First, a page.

People who are shy, nervous, or depressed can be really bad at making eye contact.  They’re as likely to focus on a spot on the wall or the table, or to keep glancing around the room, as they are to concentrate on the person or people they’re talking to.

To appear confident in the things you have to say; and to show that you’re listening to and understanding the people who are talking to you, make sure that you’re fixing your attention firmly on them – rather than the furniture or whatever might be happening outside the nearest window.

>  Speak from your diaphragm and slow down

Extreme nervousness can often tell in your voice.

People who don’t feel confident about what they are saying , or who are uncomfortable speaking in front of an audience, often telegraph this by speaking in a higher pitch then usual, or with a shaky voice.

One way to avoid this is to learn to project your voice from your diaphragm rather your larynx. That way when you speak you will sound firmer and more confident even if you don’t feel it.

Another trick is to make a conscious effort to speak slowly.

Nerves often make us hurry over our words without us even realising that we’re doing it. If you deliberately concentrate on speaking more slowly you’ll find that what you’re saying registers with the person you’re speaking to, or to your audience, as being at a normal pace.

>  Make small talk

It’s easy when we’re feeling shy and lacking in confidence to fall into the trap of concentrating on the things that we know that we need to say to get our message across, and trying to remember to say them in exactly the way we’ve rehearsed them.

We become so focussed on our answers to the questions we know we’ll be asked, or the presentation we have to give, or the message we want to deliver that we forget the social niceties.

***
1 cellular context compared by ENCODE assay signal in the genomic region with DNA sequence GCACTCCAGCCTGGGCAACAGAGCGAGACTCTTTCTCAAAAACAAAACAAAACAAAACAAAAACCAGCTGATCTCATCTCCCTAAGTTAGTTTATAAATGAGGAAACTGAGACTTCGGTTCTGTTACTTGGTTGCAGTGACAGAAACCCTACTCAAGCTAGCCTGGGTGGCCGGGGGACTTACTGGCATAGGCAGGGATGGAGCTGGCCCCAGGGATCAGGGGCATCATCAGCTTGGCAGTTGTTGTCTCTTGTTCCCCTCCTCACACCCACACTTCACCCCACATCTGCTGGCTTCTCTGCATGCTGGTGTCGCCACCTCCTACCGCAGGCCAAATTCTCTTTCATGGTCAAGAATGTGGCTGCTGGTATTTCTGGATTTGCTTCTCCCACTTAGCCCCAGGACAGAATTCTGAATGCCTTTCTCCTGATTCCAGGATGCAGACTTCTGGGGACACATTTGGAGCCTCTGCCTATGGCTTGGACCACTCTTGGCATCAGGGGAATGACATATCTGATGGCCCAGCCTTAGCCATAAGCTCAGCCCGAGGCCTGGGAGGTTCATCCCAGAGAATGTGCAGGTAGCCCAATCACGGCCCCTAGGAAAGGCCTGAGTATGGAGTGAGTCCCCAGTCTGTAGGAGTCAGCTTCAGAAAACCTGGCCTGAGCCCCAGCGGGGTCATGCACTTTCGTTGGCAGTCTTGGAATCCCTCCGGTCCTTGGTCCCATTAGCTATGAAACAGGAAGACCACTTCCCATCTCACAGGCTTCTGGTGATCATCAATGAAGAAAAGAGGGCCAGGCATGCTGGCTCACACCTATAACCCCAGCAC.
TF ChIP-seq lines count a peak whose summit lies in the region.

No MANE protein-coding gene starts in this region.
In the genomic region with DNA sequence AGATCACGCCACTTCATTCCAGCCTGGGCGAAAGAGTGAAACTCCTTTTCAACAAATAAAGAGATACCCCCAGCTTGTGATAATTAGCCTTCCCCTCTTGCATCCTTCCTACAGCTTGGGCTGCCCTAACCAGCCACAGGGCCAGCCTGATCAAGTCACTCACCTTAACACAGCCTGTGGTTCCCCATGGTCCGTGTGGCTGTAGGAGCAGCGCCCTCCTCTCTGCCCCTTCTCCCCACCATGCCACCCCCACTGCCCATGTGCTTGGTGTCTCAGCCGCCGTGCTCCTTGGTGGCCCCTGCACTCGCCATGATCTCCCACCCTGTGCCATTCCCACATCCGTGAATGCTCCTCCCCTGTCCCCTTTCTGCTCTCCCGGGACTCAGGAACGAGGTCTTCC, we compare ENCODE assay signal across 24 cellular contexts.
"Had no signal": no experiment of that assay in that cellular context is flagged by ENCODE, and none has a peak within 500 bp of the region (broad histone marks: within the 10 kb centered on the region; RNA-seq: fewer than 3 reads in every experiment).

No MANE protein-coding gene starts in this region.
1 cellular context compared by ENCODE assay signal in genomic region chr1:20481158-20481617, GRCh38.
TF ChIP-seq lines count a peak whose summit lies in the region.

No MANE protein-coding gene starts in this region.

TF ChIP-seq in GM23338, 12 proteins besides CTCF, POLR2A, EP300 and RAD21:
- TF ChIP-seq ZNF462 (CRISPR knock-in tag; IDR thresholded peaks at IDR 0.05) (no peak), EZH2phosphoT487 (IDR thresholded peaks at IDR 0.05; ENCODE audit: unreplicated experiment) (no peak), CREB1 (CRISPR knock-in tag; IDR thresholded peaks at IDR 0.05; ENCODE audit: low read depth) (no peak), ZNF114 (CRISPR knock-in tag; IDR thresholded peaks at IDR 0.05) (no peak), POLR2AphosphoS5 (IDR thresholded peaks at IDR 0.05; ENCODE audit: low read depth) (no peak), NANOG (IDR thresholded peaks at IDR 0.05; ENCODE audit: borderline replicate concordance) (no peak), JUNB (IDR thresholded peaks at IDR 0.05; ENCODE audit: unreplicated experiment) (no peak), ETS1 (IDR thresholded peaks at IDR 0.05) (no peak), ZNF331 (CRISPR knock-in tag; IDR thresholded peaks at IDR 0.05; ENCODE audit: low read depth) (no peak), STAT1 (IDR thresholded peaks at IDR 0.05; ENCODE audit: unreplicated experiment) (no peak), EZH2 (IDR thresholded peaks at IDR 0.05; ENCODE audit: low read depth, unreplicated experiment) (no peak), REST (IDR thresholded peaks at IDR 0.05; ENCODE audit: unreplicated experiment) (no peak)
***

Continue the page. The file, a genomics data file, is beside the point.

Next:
Always remember the small talk.

Find little things to say to your interviewer/colleagues/potential clients/new acquaintances that demonstrates that you want to talk with them rather than at them. Discuss the weather, mention a mutual interest, comment on the room or some local news event, compliment someone’s shoes. Anything that will help to build a rapport.

It will make you seem friendlier.

We perceive friendly people as being more confident.

>  Always try to have some water to hand

A bottle in your handbag or a glass on your desk.

If you’re at an interview you’ll usually be offered a drink, say yes.

Water on hand is a handy prop to have. If you’re unsure what to say next or the best way of answering a question that’s been asked taking a quick drink will give you a legitimate pause to collect your thoughts and order your words where you might otherwise hurry to fill the silence.


Is there anything I’ve missed? How do you handle nervous situations?

5 thoughts on “How to Project an Air of Confidence You Don’t Really Feel”

  1. You forgot fake smile until your cheeks hurt. It is amazing how quickly everyone will return a smile, which will in turn boost your confidence because you’ll forget that they’re just smiling because you’re smiling. Even if they don’t smile, just keep smiling. Or run away since they’re probably lame if they don’t even return smiles, ugh.


  2. The underwear is a big yes! I am always wearing nice underwear when I feel the absolute pain of daily life.
    How did first day go? x


    1. It was really, ridiculously up uneventful. There are five of us who are new, IT hadn’t, still haven’t, got around to getting us computers yet, so we got a tour of the building, watched some corporate videos and sat in a meeting room getting to know each other until some people were not too busy to have us shadow them.

      I can’t believe how exhausting it was though.